A “mold part” or “mold piece” as the term is used in this specification refers to a portion of mold, which when combined with another portion of a mold forms a mold or mold assembly. The molds of this invention are formed from at least two mold parts. At least one mold part has at least a portion of its surface in contact with the lens forming mixture such that upon reaction or cure of the mixture that surface provides the desired shape and form to the portion of the lens with which it is in contact. The same is true of at least one other mold part.
Thus, for example, in a preferred embodiment a mold is formed from two parts, a female concave piece (front piece) and a male convex piece (back piece) with a cavity formed between them. The portion of the concave surface in contact with lens forming mixture has the curvature of the front curve of a ophthalmic lens to be produced in the mold assembly and is sufficiently smooth that the surface of a ophthalmic lens formed by polymerization of the lens forming mixture in contact with the surface is optically acceptable. Preferably, the front mold piece also has an annular flange integral with and surrounding circular circumferential edge and extends from it in a plane normal to the axis and extending from the flange. The back mold piece has a central curved section with a concave surface, convex surface and circular circumferential edge, wherein the portion of the convex surface in contact with the lens forming mixture has the curvature of the back curve of a ophthalmic lens to be produced in the mold assembly and is sufficiently smooth that the surface of a ophthalmic lens formed by reaction or cure of the lens forming mixture in contact with the back surface is optically acceptable. The back curve also has an annular flange integral with and surrounding the circular circumferential edge and extending from it in a plane normal to the axis of the convex structure. The inner concave surface of the front mold half defines the outer surface of the lens, while the outer convex surface of the base mold half defines the inner surface of the lens.
In this assembly, the back mold piece is made of a material having a substantially different surface energy than the front mold piece. A material has a substantially different surface energy from another material when, after polymerization in a mold made from mold parts of such materials, and upon separation of the mold parts, the lens formed in contact with a surface of each does not adhere one mold part relative to another mold part with which it is in contact. Further, the absence of adhesion to the at least one mold part occurs in the absence of a mold release agent or surface active agent. Monomer undergoing polymerization increases in density or, conversely, shrinks in volume. Given that the lens approximates a thin-walled hemispherical shell, this shrinkage makes the molded part tend towards adherence to the convex mold surface and tend towards delamination from the concave mold surface. Thus, the concave-mold surface has a surface energy at least about 1.0 mN/m higher than the convex mold-surface material surface energy (at the temperature at which the lenses are demolded), as evaluated by Zisman's Surface Energy concept. Preferably, the difference is at least about 5 mN/m, and mort preferably it is at least about 9 mN/nm In the most preferred embodiment, the front curve mold surface is a TOPAZ brand polymer made from a cyclic olefin (described more fully below) having a surface energy of 35.9+/−1.0 mN/m and the base curve mold is a polypropylene mold surface having a surface energy of 26.6+/−0.9 mN/m. This difference is sufficient to combat the bias towards adherence to the base curve.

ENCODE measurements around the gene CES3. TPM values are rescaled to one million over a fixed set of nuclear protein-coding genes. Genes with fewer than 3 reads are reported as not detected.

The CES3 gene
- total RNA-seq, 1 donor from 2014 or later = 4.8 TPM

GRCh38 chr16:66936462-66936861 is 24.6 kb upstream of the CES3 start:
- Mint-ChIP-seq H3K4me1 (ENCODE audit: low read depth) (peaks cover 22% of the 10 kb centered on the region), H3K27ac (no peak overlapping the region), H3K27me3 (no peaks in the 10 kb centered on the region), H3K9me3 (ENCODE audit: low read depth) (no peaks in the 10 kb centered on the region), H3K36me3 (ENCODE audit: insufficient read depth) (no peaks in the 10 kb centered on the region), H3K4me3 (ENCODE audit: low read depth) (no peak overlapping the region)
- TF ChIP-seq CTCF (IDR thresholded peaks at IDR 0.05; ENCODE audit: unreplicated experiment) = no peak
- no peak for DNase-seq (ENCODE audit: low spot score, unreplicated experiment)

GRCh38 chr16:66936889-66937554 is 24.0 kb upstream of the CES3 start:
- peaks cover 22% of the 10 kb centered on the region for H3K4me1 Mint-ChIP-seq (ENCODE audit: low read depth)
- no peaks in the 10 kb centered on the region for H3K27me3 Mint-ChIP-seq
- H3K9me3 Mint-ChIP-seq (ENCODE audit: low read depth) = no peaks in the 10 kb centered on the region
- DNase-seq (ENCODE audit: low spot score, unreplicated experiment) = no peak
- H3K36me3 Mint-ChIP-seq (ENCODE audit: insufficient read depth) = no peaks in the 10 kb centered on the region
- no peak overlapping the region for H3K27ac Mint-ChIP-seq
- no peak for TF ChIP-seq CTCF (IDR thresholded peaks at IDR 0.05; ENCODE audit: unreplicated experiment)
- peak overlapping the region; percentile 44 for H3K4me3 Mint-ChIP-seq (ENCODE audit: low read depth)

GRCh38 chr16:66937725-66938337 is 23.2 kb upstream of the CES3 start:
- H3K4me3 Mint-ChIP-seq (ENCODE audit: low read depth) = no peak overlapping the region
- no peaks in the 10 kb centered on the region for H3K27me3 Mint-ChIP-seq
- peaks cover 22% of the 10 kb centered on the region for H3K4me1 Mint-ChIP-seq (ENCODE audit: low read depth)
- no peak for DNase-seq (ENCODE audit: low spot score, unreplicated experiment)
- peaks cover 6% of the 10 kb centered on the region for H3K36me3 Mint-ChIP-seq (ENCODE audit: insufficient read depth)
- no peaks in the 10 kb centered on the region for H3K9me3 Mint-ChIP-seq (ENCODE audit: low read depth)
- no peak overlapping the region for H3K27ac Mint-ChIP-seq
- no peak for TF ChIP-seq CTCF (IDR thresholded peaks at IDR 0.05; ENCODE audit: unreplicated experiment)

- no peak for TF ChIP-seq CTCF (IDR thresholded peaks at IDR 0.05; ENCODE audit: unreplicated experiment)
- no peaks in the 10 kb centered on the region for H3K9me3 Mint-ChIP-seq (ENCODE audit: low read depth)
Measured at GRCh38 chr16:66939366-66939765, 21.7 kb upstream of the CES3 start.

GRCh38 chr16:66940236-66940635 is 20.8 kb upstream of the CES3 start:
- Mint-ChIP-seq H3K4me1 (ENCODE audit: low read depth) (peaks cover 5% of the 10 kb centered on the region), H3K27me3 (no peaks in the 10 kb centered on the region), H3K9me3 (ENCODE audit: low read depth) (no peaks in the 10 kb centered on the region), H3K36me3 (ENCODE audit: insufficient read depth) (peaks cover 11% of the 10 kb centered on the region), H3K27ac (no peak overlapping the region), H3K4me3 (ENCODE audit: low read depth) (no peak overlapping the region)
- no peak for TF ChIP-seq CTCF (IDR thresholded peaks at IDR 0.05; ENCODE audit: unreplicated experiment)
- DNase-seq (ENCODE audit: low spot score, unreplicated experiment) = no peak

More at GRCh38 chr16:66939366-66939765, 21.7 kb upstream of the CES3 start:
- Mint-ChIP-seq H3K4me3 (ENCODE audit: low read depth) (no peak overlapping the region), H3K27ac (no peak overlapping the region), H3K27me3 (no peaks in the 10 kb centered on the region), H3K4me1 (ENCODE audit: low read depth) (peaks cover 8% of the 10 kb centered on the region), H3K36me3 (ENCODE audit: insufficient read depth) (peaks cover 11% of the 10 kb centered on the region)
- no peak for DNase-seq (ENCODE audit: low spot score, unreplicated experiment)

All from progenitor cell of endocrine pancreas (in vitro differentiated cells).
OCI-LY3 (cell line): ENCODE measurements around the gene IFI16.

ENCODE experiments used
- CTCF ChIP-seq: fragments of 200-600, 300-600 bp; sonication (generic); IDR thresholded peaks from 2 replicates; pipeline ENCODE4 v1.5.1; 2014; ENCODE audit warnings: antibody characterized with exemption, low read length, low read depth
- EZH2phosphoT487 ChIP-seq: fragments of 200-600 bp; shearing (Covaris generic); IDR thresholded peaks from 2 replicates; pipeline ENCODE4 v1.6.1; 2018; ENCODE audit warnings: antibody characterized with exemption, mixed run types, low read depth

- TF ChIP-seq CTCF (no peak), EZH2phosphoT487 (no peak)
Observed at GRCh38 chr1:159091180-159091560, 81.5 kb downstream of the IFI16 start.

The mold parts of this invention have different surface energies as a function of their composition and not the presence of mold release agents or surface active agents. Preferably, the mold parts comprise a unitary, homogeneous composition to imbue them with the surface energy of interest. It is most preferred that the mold parts are injection molded from neat polymers having only, at most, processing aids present in them. Neat polymers without processing aids are even more preferred. For example, in a most preferred embodiment, one mold part is made of neat isotactic or syndiotactic polypropylene and another mold part is made of a neat cyclic olefin copolymer such as an ethene-norbornene copolymer. It is also possible to select for use as one of the mold parts, dissimilar materials that are not necessarily synthetic polymers. For example, one mold part can be made from a synthetic material and another can be made of a metal, metaloid, ceramic, or glass composition provided that the two different materials have the different surface energies described above.
With respect to the cyclic olefinic copolymer, the cyclic olefins useful in making them are the cyclic monomers of U.S. Pat. Nos. 5,087,677 and 5,008,356 each of which is incorporated herein by reference. Other suitable cycloolefinic copolymers useful in this capacity are also commercially available or methods for their production are known as, for example, in U.S. Pat. Nos. 5,545,829, 5,567,776, and 5,567,777 European Patent Application Nos. 203,799, 355,682, 485,893, and 503,422, which references are incorporated herein in their entireties by reference. The preferred cycloolefinic copolymers of this class are random polymers of the formula:
wherein R1 through R3 are each independently H, a C1-8 aliphatic or cycloaliphatic group; R4 through R13 are each independently H, C1-10 alkyl, cycloalkyl, aryl, C3-10 alkylene, C3-10 cycloalkenyl groups; X+Y=1, and X=0.05 to 0.9. Preferably, R1 through R3 are H or C1-7 aliphatic groups; R4 through R13 are H; X is 0.4-0.6 and Y is 0.6-0.4. Most preferably, R1-R13 are H and X and Y are each 0.5. These polymers have glass transition temperatures (Tg) of about 77° C.-315° C. Preferably the Tg is about 77° C.-110° C. for ease of injection molding.
The most preferred class of cycloolefinic copolymers of this type are commercially available from Ticona Polymers (formerly Hoechst) under the name TOPAS® polymers. Within the TOPAS® class of polymers, those that are random copolymers which are the reaction products of ethene and norbornene are most preferred.
Other preferred combinations of materials for at least two different mold parts used to make the molds of this invention include: